I'm doing some data analysis and want to find an easy way to examine all the members of each "group" in a group by function.
Like, 3 agents may be involved in an order. I want to quickly examine the three agents that were 'grouped' in this order for various reasons.
Usually, I would use group_concat for this (easy way to see all grouped strings). However replicating that using a 'group by' appears difficult and unwieldy for now in SQL sever.
Right now, rough-and-dirty, I would max(username) and min(username) to quickly find 2 (and 90% of orders probably have 2 or less people. Is there a way to do mid(username) or 2nd-highest(username), or percentile(50th, username)? That would be a great, quick way to find this relevant data. For some reason, the previous answers I've seen describing group_concat on SQL Server do not sound straightforward to me.
Sample data for instance:
employee purchase_id bill 1 bob 1 chrissy 1 mike 2 bill 2 bob 3
Currently I have this:
purchase_id, employee_count, complicated metric 1 3 blahblah 2 2 dsflsajf 3 1 98%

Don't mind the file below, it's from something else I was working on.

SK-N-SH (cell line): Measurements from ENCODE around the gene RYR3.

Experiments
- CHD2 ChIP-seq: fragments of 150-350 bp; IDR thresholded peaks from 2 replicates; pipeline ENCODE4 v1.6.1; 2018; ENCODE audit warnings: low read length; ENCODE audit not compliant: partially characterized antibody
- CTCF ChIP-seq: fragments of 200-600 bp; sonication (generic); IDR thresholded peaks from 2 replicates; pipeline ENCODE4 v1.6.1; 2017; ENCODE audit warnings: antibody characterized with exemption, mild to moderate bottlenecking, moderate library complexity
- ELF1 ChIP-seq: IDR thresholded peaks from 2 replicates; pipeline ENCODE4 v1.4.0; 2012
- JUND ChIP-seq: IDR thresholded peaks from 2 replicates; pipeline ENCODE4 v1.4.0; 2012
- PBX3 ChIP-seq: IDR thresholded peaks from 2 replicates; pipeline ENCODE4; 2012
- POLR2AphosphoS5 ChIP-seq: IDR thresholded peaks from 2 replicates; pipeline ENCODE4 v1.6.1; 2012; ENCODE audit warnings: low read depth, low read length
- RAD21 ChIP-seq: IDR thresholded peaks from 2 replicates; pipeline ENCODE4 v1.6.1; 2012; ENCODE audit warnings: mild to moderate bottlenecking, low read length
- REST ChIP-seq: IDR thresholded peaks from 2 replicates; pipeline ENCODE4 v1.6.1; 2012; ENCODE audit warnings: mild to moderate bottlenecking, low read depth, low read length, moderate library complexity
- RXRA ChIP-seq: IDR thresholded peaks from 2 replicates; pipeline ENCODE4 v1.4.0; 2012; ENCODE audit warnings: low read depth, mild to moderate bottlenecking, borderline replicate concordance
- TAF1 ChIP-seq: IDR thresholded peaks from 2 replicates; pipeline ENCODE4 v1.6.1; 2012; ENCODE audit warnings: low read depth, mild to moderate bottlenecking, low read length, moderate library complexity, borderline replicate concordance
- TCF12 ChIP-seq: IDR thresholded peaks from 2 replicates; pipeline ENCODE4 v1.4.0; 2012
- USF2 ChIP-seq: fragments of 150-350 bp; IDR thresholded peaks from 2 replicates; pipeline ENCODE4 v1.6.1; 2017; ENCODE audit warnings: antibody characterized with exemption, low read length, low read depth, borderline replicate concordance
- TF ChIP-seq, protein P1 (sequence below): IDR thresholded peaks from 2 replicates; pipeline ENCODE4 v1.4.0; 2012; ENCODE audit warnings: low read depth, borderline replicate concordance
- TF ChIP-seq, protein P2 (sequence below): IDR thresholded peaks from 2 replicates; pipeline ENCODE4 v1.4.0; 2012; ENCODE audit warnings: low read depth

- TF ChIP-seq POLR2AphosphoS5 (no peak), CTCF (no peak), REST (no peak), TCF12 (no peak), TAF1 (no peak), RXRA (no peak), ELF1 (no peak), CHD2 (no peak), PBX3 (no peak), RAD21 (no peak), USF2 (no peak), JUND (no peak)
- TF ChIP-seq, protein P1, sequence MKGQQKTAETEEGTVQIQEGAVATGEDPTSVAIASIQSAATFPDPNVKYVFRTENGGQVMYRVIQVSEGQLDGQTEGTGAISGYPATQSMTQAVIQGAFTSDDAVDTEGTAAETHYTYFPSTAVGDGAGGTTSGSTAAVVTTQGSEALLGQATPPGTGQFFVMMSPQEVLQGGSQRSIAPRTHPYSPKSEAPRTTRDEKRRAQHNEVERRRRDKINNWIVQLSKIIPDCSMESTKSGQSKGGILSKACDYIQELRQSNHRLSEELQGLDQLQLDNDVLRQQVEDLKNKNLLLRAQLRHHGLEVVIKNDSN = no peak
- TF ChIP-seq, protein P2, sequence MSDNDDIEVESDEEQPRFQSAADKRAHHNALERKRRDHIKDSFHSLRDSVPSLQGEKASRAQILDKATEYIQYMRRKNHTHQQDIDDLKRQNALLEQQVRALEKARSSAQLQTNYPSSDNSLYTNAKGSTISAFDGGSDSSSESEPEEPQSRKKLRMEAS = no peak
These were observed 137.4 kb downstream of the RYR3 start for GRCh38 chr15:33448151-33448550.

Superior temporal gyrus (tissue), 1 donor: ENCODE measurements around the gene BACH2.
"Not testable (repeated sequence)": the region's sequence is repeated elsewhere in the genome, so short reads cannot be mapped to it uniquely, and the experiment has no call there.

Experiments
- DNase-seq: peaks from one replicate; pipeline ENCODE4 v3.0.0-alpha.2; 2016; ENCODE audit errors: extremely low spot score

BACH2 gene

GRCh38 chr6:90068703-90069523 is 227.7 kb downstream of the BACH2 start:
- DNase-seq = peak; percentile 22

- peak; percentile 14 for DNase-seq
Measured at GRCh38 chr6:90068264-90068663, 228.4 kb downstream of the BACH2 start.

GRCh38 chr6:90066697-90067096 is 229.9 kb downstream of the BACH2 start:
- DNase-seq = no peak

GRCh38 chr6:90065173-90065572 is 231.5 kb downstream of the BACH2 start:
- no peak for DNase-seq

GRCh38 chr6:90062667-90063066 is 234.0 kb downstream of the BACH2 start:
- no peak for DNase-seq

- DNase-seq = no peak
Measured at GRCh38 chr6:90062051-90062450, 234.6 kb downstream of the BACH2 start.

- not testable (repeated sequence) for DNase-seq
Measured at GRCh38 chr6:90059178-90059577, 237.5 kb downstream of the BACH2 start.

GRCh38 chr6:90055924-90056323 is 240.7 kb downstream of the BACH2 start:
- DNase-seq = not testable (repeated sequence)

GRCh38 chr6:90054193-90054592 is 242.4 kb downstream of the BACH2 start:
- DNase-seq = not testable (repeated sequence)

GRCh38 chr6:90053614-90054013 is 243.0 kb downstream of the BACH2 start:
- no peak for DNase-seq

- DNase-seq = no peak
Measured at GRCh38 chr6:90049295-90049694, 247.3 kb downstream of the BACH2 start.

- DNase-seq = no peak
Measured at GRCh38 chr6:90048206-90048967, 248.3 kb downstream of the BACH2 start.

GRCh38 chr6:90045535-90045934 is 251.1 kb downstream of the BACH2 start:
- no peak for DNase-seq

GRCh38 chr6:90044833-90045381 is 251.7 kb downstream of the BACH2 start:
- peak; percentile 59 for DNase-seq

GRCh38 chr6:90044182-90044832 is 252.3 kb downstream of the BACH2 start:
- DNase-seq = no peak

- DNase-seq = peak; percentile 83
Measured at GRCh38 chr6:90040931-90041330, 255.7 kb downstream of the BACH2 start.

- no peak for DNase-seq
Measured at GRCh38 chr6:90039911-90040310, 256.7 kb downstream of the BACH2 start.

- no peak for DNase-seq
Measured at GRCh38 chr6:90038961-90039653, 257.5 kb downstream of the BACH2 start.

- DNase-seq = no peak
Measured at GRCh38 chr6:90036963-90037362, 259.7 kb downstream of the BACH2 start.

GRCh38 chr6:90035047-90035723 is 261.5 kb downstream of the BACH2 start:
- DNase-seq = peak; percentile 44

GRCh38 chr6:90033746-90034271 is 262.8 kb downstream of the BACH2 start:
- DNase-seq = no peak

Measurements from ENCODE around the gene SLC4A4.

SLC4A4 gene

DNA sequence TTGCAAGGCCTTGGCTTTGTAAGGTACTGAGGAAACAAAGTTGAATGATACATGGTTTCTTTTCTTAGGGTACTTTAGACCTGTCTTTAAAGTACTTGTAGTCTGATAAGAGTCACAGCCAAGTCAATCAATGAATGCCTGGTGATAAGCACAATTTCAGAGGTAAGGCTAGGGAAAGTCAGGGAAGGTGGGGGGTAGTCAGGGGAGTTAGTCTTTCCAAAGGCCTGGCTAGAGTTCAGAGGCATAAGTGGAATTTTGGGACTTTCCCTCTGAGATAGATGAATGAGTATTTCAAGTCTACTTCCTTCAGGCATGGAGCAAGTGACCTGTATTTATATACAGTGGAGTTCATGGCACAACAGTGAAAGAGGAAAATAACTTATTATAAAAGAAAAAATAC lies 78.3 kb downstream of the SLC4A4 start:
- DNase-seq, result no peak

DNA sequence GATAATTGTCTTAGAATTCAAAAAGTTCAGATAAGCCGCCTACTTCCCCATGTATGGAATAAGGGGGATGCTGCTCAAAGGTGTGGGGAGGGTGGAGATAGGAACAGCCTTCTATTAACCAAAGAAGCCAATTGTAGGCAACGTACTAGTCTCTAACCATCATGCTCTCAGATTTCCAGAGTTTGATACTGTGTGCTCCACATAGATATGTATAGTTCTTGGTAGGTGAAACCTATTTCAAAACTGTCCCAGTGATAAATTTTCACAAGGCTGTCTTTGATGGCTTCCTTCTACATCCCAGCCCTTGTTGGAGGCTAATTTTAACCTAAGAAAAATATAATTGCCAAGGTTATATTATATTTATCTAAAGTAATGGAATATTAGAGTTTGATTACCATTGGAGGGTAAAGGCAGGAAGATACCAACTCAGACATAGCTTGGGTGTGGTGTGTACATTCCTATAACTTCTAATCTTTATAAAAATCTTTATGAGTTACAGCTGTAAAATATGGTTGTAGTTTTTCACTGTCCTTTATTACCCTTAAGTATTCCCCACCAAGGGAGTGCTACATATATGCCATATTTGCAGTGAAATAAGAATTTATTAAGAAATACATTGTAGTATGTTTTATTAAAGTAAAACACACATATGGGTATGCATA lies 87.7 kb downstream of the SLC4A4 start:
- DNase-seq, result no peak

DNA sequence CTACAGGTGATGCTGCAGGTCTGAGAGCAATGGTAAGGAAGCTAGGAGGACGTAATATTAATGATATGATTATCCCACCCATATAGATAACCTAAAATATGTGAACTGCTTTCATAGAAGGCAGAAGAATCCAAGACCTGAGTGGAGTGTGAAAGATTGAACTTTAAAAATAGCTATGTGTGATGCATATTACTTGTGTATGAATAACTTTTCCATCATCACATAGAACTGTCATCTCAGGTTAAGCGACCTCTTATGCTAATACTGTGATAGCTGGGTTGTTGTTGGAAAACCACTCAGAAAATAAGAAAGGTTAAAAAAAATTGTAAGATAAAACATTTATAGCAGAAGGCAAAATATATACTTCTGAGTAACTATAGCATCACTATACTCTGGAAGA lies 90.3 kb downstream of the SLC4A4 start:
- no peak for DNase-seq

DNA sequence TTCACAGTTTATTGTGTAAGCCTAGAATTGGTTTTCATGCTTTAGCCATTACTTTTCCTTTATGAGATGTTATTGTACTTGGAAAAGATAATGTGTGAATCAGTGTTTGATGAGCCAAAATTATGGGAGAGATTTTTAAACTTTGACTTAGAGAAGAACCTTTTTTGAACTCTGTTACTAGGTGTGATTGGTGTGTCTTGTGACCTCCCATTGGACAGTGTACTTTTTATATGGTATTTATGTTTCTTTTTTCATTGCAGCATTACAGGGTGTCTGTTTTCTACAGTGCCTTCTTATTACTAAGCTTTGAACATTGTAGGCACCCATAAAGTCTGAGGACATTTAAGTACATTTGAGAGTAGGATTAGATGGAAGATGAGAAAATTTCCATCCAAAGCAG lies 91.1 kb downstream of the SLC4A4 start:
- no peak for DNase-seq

I would like to see at a glance:
purchase_id, employees, complicated metric 1 (bill,bob,chrissy) blahblah
However the group_concat seems very confusing to use with a group by statement - or simulating group_concat with SQL Server. So instead, how bout this.
select max(employee), min(employee)
purchase_id, max(employee), min(employee) 1 bill chrissy
in the example you see that bob is omitted, as max/ min will only find the two endpoints. If there was some kind of function to pull the second highest value, or 50th percentile value, on strings, that would be helpful.